We live in progressive countries, and everyone understands that if you touch anyone inappropriately or lavish them with unwanted advances, it could be considered sexual harassment.
However, sexual harassment instances are not limited to the most visible behaviors, such as unwanted touching or making provocative remarks. There is significantly more to this emotional subject than you might think. In this article, we describe some of the subtler ways in which you may be subjected to sexual harassment by a coworker. If you have experienced sexual harassment in any form, you should seek help from a sexual harassment attorney to determine your legal rights.
Different Forms Of Sexual Harassment
Physically obstructing someone’s movements; in other words, standing in your way to get their attention or ‘accidentally on purpose’ brushing up against someone, again in an attempt to get attention. Scanning or moving their gaze up and down your body in a way that makes you extremely uncomfortable. Suppose they follow you around or pay close attention to you.
Making derogatory remarks regarding another person’s gender identity or sexual orientation, or if they are inquiring about another person’s sexual orientation. Making vulgar jokes or discussing sexual experiences – even if not directed at you but done in your presence can make you uncomfortable also sending unwanted provocative or vulgar emails, letters, or other communications, or sending sexually suggestive or obscene photos in the workplace, or exhibiting posters or even offensive screensavers.
It is also touching, kissing, rubbing, or stroking your body and clothing indecently and provocatively. They are constantly asking you for dates despite getting turned down or requesting sexual favors even in a “jokingly” manner, using sexually inappropriate gestures, statements, or facial expressions that make you uncomfortable.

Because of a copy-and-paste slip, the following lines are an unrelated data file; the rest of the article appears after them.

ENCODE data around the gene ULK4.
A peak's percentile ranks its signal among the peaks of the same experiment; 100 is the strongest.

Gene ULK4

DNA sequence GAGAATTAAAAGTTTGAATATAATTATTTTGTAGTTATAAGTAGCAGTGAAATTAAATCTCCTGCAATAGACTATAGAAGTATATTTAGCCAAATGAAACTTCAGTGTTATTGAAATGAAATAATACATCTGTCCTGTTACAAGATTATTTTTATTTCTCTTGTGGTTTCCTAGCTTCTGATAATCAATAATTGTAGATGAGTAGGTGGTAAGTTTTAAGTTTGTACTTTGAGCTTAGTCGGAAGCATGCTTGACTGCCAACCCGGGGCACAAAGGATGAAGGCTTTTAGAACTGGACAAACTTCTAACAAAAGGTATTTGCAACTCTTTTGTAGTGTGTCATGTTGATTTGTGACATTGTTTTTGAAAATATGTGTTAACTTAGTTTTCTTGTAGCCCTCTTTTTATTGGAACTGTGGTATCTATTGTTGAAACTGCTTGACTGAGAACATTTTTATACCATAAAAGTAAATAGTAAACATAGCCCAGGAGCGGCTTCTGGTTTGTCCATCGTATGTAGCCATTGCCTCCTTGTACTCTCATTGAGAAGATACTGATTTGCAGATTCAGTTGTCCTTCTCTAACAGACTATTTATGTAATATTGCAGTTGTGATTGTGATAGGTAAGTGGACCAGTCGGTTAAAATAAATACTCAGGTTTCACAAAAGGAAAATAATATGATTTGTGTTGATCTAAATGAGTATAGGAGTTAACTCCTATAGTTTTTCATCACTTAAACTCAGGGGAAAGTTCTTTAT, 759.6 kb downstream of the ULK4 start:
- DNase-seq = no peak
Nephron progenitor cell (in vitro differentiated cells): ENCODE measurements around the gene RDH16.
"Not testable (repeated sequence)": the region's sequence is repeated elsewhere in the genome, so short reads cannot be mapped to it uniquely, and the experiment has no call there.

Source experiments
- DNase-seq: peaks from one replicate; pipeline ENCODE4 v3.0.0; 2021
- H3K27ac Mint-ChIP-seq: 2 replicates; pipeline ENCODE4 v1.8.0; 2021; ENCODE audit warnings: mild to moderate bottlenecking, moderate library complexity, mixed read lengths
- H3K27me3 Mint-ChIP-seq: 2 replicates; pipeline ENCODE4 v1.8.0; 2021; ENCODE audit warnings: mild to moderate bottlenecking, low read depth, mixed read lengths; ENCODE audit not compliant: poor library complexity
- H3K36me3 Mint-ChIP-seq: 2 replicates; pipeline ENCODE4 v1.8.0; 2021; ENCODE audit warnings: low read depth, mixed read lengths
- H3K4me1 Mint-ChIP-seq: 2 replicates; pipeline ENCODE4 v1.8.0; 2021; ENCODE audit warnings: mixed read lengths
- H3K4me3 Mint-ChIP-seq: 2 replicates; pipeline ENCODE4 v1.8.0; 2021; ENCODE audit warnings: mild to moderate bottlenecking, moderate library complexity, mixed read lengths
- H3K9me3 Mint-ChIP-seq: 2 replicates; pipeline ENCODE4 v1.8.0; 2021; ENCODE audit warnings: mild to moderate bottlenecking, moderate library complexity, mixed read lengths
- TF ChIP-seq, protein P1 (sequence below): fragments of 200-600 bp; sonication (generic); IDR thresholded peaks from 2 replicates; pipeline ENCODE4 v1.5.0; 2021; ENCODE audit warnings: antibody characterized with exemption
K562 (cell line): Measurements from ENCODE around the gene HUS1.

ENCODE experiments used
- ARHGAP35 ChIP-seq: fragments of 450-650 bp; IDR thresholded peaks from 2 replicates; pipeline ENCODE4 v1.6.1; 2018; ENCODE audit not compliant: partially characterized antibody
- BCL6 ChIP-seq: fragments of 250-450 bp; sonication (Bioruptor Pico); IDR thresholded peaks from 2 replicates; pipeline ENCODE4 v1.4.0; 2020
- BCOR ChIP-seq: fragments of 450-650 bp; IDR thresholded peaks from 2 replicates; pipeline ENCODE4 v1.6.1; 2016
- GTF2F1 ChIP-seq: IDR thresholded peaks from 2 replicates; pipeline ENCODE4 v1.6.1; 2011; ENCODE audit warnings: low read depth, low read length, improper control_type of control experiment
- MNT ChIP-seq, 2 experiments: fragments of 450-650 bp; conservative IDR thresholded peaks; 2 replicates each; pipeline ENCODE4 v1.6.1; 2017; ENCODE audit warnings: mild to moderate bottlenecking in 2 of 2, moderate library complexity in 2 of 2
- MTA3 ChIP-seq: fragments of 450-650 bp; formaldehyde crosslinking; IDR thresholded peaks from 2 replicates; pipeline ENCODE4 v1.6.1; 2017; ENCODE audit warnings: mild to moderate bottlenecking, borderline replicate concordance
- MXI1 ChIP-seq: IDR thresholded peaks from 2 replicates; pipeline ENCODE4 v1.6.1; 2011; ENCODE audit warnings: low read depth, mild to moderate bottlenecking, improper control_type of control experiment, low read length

How To Deal With Sexual Harassment
The things we just discussed above should give you a good indication of if you are the victim of workplace sexual harassment, but if you are still confused, you should get professional help immediately. It won’t make a difference at all if the harasser is a manager, a contractor, or a coworker. What they’re doing is defined as illegal, and if it’s interfering with your job or making you feel uneasy or ill, you should tell them to stop. If you have experienced sexual harassment, here are a few measures you can do immediately. Make a note of everything that happens and is said. Include any eyewitness accounts as well as dates, times, and locations.
Maintain a record of all written and verbal conversations between you and your employer. Inform your manager, supervisor, or human resources department about the harassment. Examine your personnel file to keep count of everything said or written about you. Do not put off making a complaint because you may only have 180 days from the day the sexual harassment begins to file a complaint under state law.
Contact An Attorney
Because of the complications surrounding workplace sexual harassment, determining whether you have a viable case can be challenging at times. This is why you will need an expert attorney that has extensive experience in the sector and specializes in sensitive matters like this. The best approach to manage the situation is to consult with a professional attorney.
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